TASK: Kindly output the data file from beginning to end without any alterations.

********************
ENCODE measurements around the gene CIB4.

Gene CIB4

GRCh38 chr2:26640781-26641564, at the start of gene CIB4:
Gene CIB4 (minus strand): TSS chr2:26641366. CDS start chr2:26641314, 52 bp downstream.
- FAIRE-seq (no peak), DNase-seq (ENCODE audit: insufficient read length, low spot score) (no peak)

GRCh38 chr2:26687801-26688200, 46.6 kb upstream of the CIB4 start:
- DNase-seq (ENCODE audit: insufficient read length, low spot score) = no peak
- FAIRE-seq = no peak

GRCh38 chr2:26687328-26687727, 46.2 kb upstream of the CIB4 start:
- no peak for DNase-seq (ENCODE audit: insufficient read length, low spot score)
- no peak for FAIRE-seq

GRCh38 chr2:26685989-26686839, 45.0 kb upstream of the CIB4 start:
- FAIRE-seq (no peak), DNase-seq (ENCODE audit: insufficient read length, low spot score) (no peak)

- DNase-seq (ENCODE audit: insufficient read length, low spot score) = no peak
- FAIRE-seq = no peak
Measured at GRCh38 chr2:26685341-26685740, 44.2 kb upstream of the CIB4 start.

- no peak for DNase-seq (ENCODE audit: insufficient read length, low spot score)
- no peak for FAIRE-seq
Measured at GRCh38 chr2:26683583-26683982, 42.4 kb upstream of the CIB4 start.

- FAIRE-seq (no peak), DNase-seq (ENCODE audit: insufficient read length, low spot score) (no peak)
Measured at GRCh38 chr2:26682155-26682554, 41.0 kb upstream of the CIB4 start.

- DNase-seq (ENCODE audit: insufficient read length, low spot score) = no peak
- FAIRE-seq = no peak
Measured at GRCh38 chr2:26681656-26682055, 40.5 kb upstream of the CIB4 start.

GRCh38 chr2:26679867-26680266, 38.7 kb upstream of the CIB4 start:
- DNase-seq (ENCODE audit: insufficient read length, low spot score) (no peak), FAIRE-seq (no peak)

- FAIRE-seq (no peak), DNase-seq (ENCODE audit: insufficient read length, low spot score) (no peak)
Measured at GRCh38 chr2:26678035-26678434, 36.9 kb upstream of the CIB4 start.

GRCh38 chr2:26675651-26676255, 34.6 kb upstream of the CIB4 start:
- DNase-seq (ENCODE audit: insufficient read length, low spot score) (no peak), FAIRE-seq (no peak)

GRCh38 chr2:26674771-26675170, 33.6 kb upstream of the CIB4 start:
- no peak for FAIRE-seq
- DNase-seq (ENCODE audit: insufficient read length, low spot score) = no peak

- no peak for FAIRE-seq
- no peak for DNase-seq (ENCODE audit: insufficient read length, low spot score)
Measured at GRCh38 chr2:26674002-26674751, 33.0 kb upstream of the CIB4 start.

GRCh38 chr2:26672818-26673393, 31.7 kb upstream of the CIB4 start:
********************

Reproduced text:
ENCODE measurements around the gene CIB4.

Gene CIB4

GRCh38 chr2:26640781-26641564, at the start of gene CIB4:
Gene CIB4 (minus strand): TSS chr2:26641366. CDS start chr2:26641314, 52 bp downstream.
- FAIRE-seq (no peak), DNase-seq (ENCODE audit: insufficient read length, low spot score) (no peak)

GRCh38 chr2:26687801-26688200, 46.6 kb upstream of the CIB4 start:
- DNase-seq (ENCODE audit: insufficient read length, low spot score) = no peak
- FAIRE-seq = no peak

GRCh38 chr2:26687328-26687727, 46.2 kb upstream of the CIB4 start:
- no peak for DNase-seq (ENCODE audit: insufficient read length, low spot score)
- no peak for FAIRE-seq

GRCh38 chr2:26685989-26686839, 45.0 kb upstream of the CIB4 start:
- FAIRE-seq (no peak), DNase-seq (ENCODE audit: insufficient read length, low spot score) (no peak)

- DNase-seq (ENCODE audit: insufficient read length, low spot score) = no peak
- FAIRE-seq = no peak
Measured at GRCh38 chr2:26685341-26685740, 44.2 kb upstream of the CIB4 start.

- no peak for DNase-seq (ENCODE audit: insufficient read length, low spot score)
- no peak for FAIRE-seq
Measured at GRCh38 chr2:26683583-26683982, 42.4 kb upstream of the CIB4 start.

- FAIRE-seq (no peak), DNase-seq (ENCODE audit: insufficient read length, low spot score) (no peak)
Measured at GRCh38 chr2:26682155-26682554, 41.0 kb upstream of the CIB4 start.

- DNase-seq (ENCODE audit: insufficient read length, low spot score) = no peak
- FAIRE-seq = no peak
Measured at GRCh38 chr2:26681656-26682055, 40.5 kb upstream of the CIB4 start.

GRCh38 chr2:26679867-26680266, 38.7 kb upstream of the CIB4 start:
- DNase-seq (ENCODE audit: insufficient read length, low spot score) (no peak), FAIRE-seq (no peak)

- FAIRE-seq (no peak), DNase-seq (ENCODE audit: insufficient read length, low spot score) (no peak)
Measured at GRCh38 chr2:26678035-26678434, 36.9 kb upstream of the CIB4 start.

GRCh38 chr2:26675651-26676255, 34.6 kb upstream of the CIB4 start:
- DNase-seq (ENCODE audit: insufficient read length, low spot score) (no peak), FAIRE-seq (no peak)

GRCh38 chr2:26674771-26675170, 33.6 kb upstream of the CIB4 start:
- no peak for FAIRE-seq
- DNase-seq (ENCODE audit: insufficient read length, low spot score) = no peak

- no peak for FAIRE-seq
- no peak for DNase-seq (ENCODE audit: insufficient read length, low spot score)
Measured at GRCh38 chr2:26674002-26674751, 33.0 kb upstream of the CIB4 start.

GRCh38 chr2:26672818-26673393, 31.7 kb upstream of the CIB4 start: